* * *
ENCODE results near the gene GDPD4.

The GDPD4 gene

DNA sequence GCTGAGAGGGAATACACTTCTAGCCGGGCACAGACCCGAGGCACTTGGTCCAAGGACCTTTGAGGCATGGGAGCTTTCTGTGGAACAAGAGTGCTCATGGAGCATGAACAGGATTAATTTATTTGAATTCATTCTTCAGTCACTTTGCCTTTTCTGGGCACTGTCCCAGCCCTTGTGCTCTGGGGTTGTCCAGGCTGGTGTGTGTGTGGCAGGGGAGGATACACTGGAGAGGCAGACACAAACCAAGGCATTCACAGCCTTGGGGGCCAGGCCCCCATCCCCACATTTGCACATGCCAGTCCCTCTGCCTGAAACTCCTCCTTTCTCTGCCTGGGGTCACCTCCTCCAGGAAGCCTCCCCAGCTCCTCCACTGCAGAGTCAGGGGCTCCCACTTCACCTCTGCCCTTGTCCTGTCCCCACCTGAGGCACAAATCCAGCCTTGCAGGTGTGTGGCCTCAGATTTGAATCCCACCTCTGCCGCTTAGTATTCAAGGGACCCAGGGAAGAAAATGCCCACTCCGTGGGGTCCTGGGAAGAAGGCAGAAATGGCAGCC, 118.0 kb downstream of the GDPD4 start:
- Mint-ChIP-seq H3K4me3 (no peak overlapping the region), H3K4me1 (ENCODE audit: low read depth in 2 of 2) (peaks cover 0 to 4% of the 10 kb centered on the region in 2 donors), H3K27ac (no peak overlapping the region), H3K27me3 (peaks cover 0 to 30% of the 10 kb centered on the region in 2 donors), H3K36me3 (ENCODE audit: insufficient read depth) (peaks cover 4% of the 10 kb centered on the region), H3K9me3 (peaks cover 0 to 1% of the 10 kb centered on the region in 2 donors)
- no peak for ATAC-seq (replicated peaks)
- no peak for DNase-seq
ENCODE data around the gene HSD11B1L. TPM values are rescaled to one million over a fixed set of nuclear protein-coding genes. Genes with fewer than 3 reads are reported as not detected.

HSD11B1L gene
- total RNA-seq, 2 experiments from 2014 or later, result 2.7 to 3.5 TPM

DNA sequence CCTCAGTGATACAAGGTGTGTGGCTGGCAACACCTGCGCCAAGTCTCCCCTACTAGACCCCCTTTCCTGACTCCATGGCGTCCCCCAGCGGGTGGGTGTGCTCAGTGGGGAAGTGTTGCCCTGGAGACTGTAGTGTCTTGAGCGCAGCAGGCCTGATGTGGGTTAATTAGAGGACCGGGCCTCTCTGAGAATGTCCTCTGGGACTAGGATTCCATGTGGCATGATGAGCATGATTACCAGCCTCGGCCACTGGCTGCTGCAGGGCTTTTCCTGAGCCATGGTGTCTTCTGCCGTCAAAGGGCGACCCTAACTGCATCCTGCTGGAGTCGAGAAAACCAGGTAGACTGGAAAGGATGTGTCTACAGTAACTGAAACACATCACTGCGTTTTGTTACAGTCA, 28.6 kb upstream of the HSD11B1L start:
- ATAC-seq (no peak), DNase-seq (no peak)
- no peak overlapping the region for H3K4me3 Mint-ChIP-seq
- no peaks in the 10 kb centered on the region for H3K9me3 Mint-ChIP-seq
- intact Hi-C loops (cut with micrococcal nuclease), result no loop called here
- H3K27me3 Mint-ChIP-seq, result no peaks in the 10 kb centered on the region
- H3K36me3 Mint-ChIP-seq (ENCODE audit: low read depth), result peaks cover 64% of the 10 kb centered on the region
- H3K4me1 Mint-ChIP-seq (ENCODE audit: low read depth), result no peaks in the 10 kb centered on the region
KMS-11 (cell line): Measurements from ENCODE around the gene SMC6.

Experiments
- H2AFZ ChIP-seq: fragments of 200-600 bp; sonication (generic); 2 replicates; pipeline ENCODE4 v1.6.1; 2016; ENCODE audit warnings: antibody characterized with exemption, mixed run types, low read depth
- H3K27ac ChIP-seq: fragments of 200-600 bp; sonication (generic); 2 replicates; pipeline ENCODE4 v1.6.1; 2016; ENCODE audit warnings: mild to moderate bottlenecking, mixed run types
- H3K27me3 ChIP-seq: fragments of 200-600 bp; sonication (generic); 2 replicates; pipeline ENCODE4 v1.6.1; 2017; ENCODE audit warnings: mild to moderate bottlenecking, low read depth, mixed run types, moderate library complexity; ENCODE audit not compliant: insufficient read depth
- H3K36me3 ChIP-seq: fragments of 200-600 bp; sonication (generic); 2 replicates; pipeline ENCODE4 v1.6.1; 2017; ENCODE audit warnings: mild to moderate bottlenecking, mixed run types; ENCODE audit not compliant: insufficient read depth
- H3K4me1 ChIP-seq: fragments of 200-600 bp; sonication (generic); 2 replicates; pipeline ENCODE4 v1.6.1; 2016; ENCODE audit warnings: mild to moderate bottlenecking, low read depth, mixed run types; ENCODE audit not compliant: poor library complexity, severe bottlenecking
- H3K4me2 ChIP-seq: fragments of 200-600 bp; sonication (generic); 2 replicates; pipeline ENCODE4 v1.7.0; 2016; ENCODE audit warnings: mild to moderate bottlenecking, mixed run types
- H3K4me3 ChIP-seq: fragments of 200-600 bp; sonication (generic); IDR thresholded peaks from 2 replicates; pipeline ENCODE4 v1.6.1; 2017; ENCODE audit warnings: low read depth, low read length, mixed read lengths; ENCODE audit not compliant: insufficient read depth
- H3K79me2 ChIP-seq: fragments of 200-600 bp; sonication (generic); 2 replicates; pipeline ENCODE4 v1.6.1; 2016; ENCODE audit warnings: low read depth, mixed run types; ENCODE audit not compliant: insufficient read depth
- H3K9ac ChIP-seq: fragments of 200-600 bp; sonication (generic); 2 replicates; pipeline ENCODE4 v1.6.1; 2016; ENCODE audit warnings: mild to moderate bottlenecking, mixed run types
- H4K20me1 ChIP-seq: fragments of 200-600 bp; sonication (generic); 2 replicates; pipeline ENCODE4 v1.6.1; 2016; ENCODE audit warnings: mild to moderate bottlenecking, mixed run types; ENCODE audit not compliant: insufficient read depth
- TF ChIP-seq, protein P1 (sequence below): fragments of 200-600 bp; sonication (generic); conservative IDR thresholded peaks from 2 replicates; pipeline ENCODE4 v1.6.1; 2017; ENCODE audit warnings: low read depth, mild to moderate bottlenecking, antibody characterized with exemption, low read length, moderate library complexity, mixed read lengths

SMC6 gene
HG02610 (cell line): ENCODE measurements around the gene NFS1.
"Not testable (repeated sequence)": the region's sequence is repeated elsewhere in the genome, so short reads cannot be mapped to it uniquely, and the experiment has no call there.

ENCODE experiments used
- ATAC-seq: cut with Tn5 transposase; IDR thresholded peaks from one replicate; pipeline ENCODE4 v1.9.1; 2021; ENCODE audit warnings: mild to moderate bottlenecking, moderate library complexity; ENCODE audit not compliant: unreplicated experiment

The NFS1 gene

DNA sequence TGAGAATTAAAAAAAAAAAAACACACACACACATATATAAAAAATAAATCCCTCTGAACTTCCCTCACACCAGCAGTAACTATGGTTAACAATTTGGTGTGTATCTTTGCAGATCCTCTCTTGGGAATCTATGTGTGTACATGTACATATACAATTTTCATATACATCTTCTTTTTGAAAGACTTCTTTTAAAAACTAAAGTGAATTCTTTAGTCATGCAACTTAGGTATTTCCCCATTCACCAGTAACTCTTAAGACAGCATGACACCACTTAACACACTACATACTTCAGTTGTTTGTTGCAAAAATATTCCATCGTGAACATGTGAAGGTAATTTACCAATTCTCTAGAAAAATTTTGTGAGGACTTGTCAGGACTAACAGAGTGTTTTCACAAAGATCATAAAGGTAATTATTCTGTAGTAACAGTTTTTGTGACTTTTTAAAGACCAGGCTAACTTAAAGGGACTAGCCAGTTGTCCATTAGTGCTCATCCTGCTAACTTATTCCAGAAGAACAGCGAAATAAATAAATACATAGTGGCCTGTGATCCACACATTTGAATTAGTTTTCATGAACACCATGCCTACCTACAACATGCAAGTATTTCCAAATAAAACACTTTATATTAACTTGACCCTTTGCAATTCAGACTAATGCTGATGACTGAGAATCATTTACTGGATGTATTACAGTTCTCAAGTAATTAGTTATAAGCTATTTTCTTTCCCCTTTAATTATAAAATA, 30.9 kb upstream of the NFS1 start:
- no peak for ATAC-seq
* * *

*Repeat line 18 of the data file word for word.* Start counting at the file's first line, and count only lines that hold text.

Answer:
KMS-11 (cell line): Measurements from ENCODE around the gene SMC6.